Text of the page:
Anyone who has lived with a dog knows their ability to learn the meanings of words, even those you wouldn’t want them to know. How many times did you have to spell the words “going” or “dinner” to avoid an explosion of excitement?
Previous studies have looked at how non-human animals, including chimpanzees, sea lions, and rhesus monkeys, learn words. But now, a paper published in Nature shows that some dogs learn the name of a new object after hearing it just four times, a skill previously believed to be limited to humans.
The researchers found that this skill was not common in all dogs studied, but may be limited to a few “talented” or well-trained individuals. So how do you know if your own dog is a genius or not?
The study was simple and easy to repeat at home. Just follow the researchers’ steps to see if your dog can learn the names of objects that quickly. But don’t worry if your dog doesn’t have this ability. This can only be due to his race or previous experience.
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Whiskey and Vicky Nina
The new study included a collie named Whiskey who knew 59 objects by name and a Yorkshire terrier named Vicky Nina who knew 42 toys.
The researchers tested each dog’s knowledge of their toy by asking them to bring each toy in turn. Neither the owners nor the experimenters could see the toys so as not to influence the choice of dogs.
Once it was determined that the dogs knew the names of all of their toys, the researchers introduced two new objects, each placed one at a time in a group of familiar toys. In this test, Whiskey chose the new toy every time. Vicky Nina got the right one in 52.5% of the attempts, which is a bit more than chance.
Learn new names
For the next part of the study, the dog was shown a toy, given its name, and then allowed to play with it. After repeating the name of two different new toys four times, the dog was asked to choose one of the two new toys.
No known toys were included in this part of the experiment in order to prevent the dog from choosing the right toy by exclusion. Knowing the name of all the other toys, the dog may choose the right toy, guessing that the unfamiliar word must indicate the unfamiliar toy.
Both dogs opted for the new toy more often than chance would predict, suggesting that they actually learned the name of a new object very quickly. However, her memory deteriorated significantly after 10 minutes and almost completely after an hour. This shows that the new learning needs more reinforcement if it is to be maintained.
Read More: Six Tips For Grooming Your New Puppy According To Science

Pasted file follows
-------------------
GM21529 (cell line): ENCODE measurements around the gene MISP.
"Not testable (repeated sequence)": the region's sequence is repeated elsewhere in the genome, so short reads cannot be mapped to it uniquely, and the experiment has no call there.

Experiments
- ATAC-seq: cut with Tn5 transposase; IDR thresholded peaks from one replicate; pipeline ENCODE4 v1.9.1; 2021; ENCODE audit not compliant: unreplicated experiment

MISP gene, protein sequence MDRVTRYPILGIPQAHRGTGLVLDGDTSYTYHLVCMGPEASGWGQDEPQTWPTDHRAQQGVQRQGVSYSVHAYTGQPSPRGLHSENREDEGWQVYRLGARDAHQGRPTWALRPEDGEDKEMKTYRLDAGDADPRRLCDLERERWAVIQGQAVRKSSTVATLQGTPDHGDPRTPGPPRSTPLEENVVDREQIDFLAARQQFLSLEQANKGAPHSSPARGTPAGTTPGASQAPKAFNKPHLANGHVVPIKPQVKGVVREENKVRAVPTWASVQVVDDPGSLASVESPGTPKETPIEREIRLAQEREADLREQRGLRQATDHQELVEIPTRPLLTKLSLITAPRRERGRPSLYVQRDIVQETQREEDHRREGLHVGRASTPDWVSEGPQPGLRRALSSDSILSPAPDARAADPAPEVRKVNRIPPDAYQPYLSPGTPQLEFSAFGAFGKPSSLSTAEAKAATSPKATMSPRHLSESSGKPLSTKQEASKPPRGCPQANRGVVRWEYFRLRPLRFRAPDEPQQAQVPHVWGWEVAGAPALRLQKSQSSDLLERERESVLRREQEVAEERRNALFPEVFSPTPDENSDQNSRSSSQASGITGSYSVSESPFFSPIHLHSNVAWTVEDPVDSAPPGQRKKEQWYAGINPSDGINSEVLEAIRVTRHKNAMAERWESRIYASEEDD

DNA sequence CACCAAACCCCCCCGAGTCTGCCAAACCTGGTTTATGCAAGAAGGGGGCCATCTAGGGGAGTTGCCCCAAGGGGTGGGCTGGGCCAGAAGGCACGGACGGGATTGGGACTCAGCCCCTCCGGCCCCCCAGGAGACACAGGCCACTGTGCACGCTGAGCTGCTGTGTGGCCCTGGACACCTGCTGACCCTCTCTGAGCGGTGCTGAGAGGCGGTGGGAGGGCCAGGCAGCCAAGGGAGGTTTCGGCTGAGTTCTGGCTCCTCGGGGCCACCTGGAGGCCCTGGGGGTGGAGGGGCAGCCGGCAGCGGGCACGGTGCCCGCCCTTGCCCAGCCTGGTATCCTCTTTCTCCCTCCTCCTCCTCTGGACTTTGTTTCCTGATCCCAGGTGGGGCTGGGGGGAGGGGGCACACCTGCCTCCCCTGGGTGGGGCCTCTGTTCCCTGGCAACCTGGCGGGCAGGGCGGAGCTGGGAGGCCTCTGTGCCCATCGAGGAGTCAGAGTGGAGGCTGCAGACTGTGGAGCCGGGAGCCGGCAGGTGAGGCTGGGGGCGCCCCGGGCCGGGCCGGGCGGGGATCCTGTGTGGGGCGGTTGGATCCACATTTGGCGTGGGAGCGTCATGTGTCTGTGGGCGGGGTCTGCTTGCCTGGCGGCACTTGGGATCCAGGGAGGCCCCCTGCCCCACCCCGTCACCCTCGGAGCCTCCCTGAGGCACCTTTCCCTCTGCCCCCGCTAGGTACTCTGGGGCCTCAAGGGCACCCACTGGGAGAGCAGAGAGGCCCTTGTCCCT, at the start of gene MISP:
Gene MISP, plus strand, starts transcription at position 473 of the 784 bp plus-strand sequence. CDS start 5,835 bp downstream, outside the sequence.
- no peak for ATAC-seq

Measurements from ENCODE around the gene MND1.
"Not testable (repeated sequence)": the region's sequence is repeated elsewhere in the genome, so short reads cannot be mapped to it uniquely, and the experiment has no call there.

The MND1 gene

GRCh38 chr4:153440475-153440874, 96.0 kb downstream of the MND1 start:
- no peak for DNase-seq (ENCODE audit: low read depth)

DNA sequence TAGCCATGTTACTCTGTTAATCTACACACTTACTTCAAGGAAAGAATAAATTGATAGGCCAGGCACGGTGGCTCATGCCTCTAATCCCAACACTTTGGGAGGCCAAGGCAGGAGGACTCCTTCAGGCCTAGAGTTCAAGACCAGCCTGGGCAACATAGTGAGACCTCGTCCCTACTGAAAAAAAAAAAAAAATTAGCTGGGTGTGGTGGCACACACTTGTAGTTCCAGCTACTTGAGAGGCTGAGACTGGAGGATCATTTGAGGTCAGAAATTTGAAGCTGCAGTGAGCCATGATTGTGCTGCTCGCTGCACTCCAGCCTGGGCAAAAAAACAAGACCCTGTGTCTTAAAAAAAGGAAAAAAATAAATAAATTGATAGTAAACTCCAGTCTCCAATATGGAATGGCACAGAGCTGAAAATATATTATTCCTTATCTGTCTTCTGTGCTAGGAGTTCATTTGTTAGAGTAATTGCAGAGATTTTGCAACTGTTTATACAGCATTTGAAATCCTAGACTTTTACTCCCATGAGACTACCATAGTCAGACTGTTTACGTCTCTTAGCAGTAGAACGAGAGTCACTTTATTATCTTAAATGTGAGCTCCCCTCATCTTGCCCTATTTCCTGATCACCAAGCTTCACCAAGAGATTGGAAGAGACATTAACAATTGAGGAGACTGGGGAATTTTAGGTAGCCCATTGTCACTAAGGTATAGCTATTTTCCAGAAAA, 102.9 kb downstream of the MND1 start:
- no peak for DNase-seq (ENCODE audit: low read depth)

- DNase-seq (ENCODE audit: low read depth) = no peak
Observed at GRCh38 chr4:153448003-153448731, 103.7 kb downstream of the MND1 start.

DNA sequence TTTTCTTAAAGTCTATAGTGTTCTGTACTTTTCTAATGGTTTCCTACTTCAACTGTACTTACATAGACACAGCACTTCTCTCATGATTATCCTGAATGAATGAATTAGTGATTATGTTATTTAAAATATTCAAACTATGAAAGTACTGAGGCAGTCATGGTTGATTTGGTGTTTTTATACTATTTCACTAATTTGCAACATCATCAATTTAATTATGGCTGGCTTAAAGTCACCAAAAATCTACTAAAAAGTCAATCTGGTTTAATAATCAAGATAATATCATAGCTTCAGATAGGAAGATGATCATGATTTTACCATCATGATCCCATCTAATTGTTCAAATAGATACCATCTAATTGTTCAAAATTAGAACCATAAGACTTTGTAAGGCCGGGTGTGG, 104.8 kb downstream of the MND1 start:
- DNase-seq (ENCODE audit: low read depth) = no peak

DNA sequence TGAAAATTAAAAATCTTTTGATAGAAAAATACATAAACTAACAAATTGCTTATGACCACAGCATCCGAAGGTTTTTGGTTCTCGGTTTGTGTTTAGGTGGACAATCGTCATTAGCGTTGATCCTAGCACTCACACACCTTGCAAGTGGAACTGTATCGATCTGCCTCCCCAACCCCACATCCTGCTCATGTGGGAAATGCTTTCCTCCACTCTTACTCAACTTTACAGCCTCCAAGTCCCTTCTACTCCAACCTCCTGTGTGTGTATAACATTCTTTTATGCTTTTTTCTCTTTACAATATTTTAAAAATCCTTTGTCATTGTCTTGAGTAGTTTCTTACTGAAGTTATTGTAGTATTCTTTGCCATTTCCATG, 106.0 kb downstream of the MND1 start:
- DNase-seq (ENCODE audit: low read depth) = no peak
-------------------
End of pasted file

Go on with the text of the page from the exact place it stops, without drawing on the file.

The test with the new toy was also done by 20 volunteers with their own dogs, but these dogs did not show the ability to learn new names after a few hearings.
The authors suggested that the difference between the performance of the two dogs in their test and the volunteer dogs means that the dog may need to be unusually intelligent or have a lot of name learning experience in order to learn new names quickly.
It is likely that a combination of factors are at work in these experiments. It is significant that the most common breed used in studies of this species is a border collie, bred purposefully to perform audible commands and very highly motivated to perform tasks and please the handler. Yorkshire terriers also enjoy mental and physical stimulation.
Similar tests have been carried out by other research groups, usually using border collies. In 2004, a dog named Rico was found to know the names of 200 different objects, and in 2011 Chaser learned 1,022 unique objects.
Other breeds may be less interested in playing with or fetching toys. For example, greyhounds such as salukis and greyhounds are primarily bred for hunting or racing and are therefore generally more difficult to train. They may not show any interest in toys at all and be far less motivated to please the handler.
Smart dogs can learn new names quickly.
Both test dogs in this study received extensive training through play and social interaction to pay attention to the names and characteristics of the toys. This could make them more likely to notice the differences between new and familiar toys and to care about the verbal cues associated with them.
While their training was not formal, it was nonetheless positive reinforcement training, a powerful method of teaching animals and people. The dogs have undoubtedly learned their skills to a great extent.
It is entirely possible to train all dogs to perform tasks, including learning the names of objects. However, the degree to which they are willing and able to learn and perform the task depends heavily on the breed of dog and the motivation of the individual dog.
If your pet is an Afghan or Saint Bernard, don’t expect them to be interested in spending hours getting toys for you. On the other hand, if you have a border collie or poodle, their abilities can only be limited by your imagination and commitment to playing with them.